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Cabinet Nominees Contradict Trump;Comey Briefed Trump On Russian Intel; VP Biden Awarded Presidential Medal Of Freedom; Speaker Paul Ryan Faces Tough Questions at CNN Town Hall.Aired 5:30-6a ET
Aired January 13, 2017 - 05:30 ET
THIS IS A RUSH TRANSCRIPT. THIS COPY MAY NOT BE IN ITS FINAL FORM AND MAY BE UPDATED.
[05:31:20] CHRISTINE ROMANS, CNN HOST: One week until Donald Trump assumes the Oval Office and new questions emerge about whether he and his would-be advisers agree on key issues. How the confirmation hearings will establish daylight between Trump and his nominees.
JOHN BERMAN, CNN HOST: The intelligence report with claims that Russia had compromising information about the president-elect, it was shared directly with Donald Trump. We have details on the FBI director's talk with the president-elect.
ROMANS: And a surprise, heartfelt send-off for Vice President Joe Biden. President Obama conferred the rarest of honors on Biden at the White House. We're going to show you the emotional moments. A three- of four-hankie moment at the White House yesterday. Welcome back to EARLY START. I'm Christine Romans.
BERMAN: I'm John Berman. Nice to see you. Thirty-two minutes after the hour right now. Well, this morning, the newest debate in Washington is between the president-elect and the people he has chosen to be in his cabinet. In confirmation hearings this week, nominee after nominee seemed to take opposing positions from Donald Trump on issue after issue, again and again.
The nominee for Defense Secretary, Gen. James Mattis, and Mr. Trump's nominee for CIA Director, Mike Pompeo, demonstrated some big differences with the president-elect, including on Russia. We're joined now by national security reporter Ryan Browne. And, Ryan, you know, a team of rivals is one thing when you come in with challenging views to the chief executive. That's one thing I think people think is a positive development with any administration. On the other hand, if they're not on the same page that could be a problem.
RYAN BROWNE, CNN NATIONAL SECURITY REPORTER: And that's absolutely right, John, and they definitely weren't on the same page on a couple of issues raised during the hearings.
Now, we heard from Gen. Mattis who is appearing for the confirmation for Defense Secretary, and he laid out some definitely different views on a couple -- on a range of issues.One was on Iran -- on the Iran nuclear agreement. He talked that he didn't think it was a great deal but he said that the U.S. had to stick with it for the time being. On the issue of Israel, he talked about whether or not the embassy should be moved from Tel Aviv to Jerusalem. He deferred on that but said he saw the capital of Jerusalem as being in Tel Aviv. And with Congressman Mike Pompeo of Kansas, he laid out some issues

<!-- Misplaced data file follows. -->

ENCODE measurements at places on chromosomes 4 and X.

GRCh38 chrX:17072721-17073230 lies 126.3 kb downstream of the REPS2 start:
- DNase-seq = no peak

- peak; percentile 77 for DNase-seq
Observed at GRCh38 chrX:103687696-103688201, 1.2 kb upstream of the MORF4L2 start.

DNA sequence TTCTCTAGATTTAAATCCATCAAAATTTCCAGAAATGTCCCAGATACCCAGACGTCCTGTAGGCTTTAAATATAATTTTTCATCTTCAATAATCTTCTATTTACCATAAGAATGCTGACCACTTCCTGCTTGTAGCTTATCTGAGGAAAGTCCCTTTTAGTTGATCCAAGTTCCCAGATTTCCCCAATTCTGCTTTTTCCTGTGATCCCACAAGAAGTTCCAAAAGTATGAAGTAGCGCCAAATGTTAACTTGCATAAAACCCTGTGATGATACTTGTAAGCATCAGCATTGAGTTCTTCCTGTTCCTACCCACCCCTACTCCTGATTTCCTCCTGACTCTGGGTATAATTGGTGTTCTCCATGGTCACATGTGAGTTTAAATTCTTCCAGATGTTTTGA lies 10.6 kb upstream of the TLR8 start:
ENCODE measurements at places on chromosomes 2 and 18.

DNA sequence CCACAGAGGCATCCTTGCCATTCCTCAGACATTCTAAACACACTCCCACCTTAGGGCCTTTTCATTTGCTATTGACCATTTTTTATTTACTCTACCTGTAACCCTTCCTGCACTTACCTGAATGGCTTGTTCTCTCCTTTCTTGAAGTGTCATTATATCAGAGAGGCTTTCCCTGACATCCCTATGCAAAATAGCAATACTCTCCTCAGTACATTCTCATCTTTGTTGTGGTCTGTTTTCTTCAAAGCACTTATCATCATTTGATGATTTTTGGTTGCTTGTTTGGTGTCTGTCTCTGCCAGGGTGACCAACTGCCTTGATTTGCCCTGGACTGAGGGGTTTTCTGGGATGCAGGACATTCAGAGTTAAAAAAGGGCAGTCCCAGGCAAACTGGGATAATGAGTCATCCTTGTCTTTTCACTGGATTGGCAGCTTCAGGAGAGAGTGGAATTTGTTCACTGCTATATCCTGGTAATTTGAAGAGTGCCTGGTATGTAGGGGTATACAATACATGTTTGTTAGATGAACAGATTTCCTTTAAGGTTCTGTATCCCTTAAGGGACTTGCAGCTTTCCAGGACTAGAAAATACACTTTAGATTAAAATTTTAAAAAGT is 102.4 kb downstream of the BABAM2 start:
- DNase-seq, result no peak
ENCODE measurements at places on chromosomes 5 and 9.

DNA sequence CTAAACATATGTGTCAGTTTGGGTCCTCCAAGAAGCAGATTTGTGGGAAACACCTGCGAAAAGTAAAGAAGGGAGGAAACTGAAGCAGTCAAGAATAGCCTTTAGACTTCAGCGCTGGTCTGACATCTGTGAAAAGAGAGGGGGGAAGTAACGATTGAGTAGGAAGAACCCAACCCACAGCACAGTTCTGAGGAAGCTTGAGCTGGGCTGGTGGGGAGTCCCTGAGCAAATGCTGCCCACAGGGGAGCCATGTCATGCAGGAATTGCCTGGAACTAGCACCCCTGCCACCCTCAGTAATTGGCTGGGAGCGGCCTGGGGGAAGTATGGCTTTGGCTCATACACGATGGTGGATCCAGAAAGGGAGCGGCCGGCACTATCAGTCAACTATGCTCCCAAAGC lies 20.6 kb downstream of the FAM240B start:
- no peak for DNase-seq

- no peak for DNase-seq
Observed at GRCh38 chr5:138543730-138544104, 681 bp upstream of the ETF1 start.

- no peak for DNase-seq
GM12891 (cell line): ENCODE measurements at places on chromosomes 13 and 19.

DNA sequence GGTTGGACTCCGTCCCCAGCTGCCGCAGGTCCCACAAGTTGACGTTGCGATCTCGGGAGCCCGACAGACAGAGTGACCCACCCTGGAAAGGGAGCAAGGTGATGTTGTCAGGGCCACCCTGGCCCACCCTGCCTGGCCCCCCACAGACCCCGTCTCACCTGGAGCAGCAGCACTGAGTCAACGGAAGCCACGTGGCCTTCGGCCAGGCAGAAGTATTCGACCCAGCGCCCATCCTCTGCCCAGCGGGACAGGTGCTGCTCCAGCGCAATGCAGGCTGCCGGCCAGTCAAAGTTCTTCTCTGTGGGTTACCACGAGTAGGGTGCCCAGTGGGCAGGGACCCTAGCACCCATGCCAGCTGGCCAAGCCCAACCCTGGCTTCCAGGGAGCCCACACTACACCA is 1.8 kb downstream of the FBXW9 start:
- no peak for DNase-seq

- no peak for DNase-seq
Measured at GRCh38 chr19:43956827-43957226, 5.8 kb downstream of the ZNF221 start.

that also were contrasted to campaigns statements from Trump on waterboarding and enhanced interrogation, something Trump had backed. He said he would never do that. And he also promised to protect the Intelligence Community from any interference.
Both men struck tougher lines on Russia on the issue of Russian involvement in the U.S. elections, with Gen. Mattis promising strong alliances with NATO and particularly aggressive towards Vladimir Putin and his actions.
(BEGIN VIDEO CLIP)
GEN. JAMES MATTIS, DEFENSE SECRETARY NOMINEE: Russia, to quote the chairman's opening statement, has chosen to be a strategic competitor. They're an adversary in key areas. I'm all for engagement but we also have to recognize reality and what Russia is up to, and there's a decreasing number of areas where we can engage cooperatively. The most important thing is that we recognize the reality of what we deal with, with Mr. Putin, and we recognize that he is trying to break the North Atlantic Alliance.
(END VIDEO CLIP)
BROWNE: And now, Trump's picks for Secretary of State, Rex Tillerson, and Department of Homeland Security, Gen. John Kelly, also expressed views during their hearings that clash with Trump on things like trade, climate change, the border wall, and the issue of targeting and surveilling Muslim-Americans.
So this is setting up -- you know, it might ease their confirmation process in the Senate but it's setting up some serious potential for policy clashes with the White House once the administration comes into power.
BERMAN: You know, if they do continue pushing those positions there could be clashes. That remains to be seen. Ryan Browne, thanks so much for being with us.
BROWNE: You got it.